Do Devs Need Custom Linux Laptops? Dell Thinks So
Rumors began circulating earlier this year that Dell might be developing a laptop specifically designed for developers. Then Barton George, Dell's Web Vertical Director, began blogging about Sputnik, a "scrappy skunkworks project" that would combine the XPS 13-inch laptop with the Ubuntu 12.04 Linux distribution.
About a week ago, George blogged that "Sputnik has landed!" The Austin, TX-based computer maker is now offering a Developer Edition of the machine based on "community input" that "pushed it from an exploratory project to an official product."
I talked with George recently about Dell's decision to create a developer-focused Linux laptop using their popular XPS-13 Ultrabook. He first clarified what Dell means by "Web vertical," his bailiwick.
"That's everybody from the startups in the dorm rooms to the Facebooks and the Googles who use the Web as a platform," he said. "In that space, we believe the developers are the ones who really call the shots. And we asked ourselves, what can we do to make their lives easier?"
George credits Stephen O'Grady, principal analyst and co-founder of RedMonk, for giving him the idea to build an Ubuntu-based laptop. He initially doubted that the idea would fly at Dell (he couldn't come up with big sales predictions for such a targeted device), but it happened that Michel Coté, O'Grady's former colleague at RedMonk, now director of cloud strategy at Dell, was involved with an intra-company incubation fund. George pitched him the idea, and they were off and running.
Dell worked closely with Canonical, the chief commercial sponsor of Ubuntu, on the project. Canonical added the idea of connecting the laptop to the cloud, so that users could develop on LXC containers, replicate the environment on the actual client, and then jettison it to the cloud via the JuJu service deployment and orchestration framework. (Ubuntu's LXC is a userspace tool that controls the kernel namespaces and c-group features to create system or application containers.)
George liked that idea too, because Dell has stepped into the cloud via OpenStack, an open source project made up of several interrelated projects focused on delivering components for a cloud infrastructure solution. Dell is on a list of 145 participating companies that includes AMD, Cisco, Citrix, Intel and Microsoft.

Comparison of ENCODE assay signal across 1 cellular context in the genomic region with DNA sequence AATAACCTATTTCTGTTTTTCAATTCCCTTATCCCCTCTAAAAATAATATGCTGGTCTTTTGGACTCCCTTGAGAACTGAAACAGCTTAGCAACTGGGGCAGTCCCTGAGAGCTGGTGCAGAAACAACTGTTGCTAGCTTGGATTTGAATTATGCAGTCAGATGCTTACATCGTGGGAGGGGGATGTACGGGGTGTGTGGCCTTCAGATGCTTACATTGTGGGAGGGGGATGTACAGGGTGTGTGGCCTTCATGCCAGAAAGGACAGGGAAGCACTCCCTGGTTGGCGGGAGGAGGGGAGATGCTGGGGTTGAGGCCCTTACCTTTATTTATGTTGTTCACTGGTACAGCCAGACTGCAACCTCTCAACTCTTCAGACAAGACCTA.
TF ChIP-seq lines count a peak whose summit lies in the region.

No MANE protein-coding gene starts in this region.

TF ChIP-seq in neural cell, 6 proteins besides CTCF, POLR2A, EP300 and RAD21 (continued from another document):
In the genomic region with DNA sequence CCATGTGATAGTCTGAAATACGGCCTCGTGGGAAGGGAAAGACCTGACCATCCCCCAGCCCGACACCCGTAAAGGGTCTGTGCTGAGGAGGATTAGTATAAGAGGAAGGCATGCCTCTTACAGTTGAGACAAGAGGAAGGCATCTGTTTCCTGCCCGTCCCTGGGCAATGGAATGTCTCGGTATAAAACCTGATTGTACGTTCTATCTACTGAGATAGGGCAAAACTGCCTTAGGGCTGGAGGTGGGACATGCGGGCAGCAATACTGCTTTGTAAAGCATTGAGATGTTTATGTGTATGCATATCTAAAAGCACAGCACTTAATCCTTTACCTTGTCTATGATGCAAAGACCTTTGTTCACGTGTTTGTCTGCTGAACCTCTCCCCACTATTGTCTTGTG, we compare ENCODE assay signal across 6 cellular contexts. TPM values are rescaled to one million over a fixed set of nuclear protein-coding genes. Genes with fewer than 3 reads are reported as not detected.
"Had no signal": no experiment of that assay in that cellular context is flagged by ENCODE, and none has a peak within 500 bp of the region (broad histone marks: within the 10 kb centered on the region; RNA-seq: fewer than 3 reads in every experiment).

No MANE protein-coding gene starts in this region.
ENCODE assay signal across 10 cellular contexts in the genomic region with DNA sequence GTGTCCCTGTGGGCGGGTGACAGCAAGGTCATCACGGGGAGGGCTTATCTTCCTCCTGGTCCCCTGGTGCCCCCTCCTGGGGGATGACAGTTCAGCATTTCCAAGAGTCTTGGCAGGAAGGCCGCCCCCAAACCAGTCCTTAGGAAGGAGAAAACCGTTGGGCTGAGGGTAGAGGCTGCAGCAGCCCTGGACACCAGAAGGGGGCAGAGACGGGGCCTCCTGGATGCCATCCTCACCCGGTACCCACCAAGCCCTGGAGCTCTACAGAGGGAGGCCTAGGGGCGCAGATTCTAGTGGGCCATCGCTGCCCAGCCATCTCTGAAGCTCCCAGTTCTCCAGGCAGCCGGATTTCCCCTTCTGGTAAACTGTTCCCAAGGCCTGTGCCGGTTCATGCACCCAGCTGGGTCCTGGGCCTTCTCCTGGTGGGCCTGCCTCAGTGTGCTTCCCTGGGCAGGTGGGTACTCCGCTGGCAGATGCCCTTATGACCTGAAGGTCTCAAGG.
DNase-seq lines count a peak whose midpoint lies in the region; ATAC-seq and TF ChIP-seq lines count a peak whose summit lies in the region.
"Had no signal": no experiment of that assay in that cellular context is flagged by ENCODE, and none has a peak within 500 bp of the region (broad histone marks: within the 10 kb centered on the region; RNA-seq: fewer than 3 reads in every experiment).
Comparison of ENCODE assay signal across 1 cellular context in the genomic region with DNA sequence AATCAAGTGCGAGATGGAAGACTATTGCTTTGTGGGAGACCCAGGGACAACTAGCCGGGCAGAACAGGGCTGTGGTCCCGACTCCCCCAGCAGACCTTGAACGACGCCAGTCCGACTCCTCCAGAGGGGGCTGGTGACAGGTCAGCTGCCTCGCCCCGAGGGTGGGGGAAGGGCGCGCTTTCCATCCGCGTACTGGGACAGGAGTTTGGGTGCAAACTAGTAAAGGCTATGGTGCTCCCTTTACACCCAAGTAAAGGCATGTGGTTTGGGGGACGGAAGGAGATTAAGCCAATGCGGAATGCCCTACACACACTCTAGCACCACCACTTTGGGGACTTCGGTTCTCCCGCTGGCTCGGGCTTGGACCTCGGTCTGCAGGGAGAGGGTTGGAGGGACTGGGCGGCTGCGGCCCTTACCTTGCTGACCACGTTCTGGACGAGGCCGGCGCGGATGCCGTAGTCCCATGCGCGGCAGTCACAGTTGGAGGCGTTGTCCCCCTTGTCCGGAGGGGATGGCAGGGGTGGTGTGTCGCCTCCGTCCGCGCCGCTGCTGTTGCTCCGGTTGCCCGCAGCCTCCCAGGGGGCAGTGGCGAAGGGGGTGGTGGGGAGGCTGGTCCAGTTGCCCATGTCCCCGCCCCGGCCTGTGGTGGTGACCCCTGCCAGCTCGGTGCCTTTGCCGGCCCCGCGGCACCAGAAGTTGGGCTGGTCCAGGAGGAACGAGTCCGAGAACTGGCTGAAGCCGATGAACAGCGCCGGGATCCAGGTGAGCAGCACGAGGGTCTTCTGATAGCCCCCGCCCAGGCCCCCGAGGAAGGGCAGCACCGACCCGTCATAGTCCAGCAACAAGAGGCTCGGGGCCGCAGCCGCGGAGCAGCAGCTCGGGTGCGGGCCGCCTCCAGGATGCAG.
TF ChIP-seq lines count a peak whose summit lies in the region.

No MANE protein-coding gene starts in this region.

"We suddenly saw this as an end-to-end solution, rather than a point project," George said.
The company unveiled the Sputnik Project in May at the Ubuntu developer conference in Oakland, Calif.
"We were blown away by the response," George recalls. "My blog post, where we announced it, has drawn 63,000 responses -- it normally gets about 500. We could see that we had struck a nerve."
When the company announced the beta program six months ago, it received 6,000 applications from around the world, George says.
"A lot of what we're trying to accomplish here with these tools is support for DevOps," Coté said. "To me, DevOps is largely about making development more efficient and getting to production sooner, and tightening that feedback loop developers have between idea, code, and deploy."
George added that Sputnik is not intended to be a "Mac killer." Apple's pricey laptop is a favorite among codederos. But there is in this market a certain amount of low-hanging fruit, he said -- developers who would prefer to be working on open systems, for example, but opt in to proprietary technologies to get something they don't have to fiddle with.
"For that segment, we're offering a compelling alternative," he said.
Much more information about the Sputnik Project is available on the Dell Web site and George's blog.
Posted by John K. Waters on December 5, 2012 at 10:53 AM